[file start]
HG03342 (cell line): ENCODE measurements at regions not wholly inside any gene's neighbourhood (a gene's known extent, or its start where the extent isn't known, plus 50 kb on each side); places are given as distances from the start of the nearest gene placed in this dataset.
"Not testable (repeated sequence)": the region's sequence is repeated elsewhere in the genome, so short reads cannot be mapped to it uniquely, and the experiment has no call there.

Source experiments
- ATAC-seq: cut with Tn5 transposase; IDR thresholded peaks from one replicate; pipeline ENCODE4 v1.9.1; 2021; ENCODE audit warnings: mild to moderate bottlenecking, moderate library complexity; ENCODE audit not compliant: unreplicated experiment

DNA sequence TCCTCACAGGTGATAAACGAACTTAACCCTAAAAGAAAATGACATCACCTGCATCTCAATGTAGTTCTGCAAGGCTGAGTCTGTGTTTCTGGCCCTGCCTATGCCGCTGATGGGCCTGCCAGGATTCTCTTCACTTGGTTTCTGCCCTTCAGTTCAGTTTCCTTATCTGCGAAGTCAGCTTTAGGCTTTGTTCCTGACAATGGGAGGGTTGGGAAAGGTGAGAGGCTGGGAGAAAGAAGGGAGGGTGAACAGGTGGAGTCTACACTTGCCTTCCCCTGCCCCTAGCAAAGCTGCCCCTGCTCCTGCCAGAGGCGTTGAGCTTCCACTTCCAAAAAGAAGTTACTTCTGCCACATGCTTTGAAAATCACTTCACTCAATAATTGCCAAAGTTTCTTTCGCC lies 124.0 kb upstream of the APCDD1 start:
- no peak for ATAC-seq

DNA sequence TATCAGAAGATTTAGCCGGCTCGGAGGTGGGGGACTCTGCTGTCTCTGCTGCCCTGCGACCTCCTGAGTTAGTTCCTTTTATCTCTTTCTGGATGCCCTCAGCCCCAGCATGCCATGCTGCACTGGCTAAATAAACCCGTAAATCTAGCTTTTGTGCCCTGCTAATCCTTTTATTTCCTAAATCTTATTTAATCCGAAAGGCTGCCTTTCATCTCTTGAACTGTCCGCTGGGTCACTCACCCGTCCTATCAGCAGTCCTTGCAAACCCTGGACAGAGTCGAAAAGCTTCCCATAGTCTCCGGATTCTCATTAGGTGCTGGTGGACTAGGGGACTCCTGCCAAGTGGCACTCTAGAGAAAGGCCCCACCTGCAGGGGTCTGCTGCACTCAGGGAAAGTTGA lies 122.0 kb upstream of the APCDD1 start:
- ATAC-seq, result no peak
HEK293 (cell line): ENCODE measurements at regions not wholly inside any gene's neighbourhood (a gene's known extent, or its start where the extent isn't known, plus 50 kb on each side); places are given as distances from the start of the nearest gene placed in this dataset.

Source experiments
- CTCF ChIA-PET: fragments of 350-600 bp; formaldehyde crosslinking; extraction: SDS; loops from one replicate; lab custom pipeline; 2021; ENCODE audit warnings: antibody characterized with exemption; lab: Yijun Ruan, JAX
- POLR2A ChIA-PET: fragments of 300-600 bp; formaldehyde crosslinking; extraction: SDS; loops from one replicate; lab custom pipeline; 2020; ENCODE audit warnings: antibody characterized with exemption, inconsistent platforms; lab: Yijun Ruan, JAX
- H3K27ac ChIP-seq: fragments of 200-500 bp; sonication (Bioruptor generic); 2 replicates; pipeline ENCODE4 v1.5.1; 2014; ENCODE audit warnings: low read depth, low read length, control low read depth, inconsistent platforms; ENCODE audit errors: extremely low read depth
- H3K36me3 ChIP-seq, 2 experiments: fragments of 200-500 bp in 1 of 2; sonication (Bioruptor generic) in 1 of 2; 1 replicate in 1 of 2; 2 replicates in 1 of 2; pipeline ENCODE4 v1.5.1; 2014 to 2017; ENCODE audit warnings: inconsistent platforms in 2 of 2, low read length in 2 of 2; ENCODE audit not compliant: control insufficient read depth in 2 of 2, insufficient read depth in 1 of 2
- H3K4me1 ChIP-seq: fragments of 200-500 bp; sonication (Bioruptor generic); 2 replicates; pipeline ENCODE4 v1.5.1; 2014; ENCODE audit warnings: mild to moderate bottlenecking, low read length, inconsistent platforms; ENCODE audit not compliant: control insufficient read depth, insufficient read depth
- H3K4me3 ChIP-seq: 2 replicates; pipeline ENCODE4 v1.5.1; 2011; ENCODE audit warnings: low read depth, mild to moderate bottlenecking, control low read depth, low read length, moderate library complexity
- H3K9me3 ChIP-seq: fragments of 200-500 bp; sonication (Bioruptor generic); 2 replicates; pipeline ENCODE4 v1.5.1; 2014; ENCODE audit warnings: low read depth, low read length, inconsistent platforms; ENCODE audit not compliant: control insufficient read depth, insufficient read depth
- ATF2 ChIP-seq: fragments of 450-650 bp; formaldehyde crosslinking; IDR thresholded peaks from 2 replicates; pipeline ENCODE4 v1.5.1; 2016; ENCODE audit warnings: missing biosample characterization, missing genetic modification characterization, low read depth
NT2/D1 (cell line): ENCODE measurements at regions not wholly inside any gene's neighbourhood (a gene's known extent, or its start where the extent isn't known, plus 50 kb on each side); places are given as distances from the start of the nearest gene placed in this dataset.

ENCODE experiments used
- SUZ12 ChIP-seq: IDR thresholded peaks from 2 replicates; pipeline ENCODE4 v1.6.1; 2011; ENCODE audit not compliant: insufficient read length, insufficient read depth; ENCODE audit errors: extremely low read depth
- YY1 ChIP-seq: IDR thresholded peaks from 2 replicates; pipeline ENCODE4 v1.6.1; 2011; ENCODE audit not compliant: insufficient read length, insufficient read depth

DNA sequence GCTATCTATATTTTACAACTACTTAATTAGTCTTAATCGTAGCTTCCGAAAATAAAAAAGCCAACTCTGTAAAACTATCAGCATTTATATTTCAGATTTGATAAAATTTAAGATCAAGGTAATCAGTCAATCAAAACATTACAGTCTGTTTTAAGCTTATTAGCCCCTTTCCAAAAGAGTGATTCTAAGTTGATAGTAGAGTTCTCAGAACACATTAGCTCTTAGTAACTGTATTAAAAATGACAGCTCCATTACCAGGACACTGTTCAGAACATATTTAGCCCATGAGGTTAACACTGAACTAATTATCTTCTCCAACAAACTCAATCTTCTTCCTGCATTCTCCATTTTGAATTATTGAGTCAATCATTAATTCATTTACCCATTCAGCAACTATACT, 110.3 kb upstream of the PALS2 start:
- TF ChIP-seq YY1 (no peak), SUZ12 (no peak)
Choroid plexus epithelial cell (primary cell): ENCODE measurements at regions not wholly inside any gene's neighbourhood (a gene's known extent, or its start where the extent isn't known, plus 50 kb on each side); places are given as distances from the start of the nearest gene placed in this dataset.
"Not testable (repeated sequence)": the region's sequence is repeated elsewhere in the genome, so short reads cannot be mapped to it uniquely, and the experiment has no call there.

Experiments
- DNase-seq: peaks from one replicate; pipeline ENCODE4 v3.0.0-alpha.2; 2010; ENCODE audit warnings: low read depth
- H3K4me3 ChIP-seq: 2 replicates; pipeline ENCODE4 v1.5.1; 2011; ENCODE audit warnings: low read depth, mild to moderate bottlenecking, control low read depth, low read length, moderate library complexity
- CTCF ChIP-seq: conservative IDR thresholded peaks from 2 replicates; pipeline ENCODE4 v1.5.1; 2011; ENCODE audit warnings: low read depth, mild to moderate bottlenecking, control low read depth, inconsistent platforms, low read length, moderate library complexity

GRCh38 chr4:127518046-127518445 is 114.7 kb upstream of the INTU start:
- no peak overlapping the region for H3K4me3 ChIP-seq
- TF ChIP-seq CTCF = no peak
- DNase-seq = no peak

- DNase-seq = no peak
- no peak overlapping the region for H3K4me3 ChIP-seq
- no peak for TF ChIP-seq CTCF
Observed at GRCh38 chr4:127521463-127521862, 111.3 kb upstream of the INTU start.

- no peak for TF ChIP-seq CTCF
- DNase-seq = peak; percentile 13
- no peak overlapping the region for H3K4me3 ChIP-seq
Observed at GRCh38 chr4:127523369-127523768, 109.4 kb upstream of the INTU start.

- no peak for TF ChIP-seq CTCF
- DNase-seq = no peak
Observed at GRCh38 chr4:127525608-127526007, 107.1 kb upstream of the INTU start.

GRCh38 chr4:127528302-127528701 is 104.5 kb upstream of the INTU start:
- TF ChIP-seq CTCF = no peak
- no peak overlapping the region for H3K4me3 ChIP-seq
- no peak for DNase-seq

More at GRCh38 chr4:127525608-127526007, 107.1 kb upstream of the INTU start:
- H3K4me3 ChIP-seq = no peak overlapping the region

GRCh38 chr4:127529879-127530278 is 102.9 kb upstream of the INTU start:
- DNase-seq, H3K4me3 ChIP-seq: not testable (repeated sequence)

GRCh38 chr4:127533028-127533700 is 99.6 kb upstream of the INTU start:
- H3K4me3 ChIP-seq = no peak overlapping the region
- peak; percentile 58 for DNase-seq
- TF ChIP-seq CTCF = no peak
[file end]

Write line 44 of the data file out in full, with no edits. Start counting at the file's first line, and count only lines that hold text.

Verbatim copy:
- DNase-seq = no peak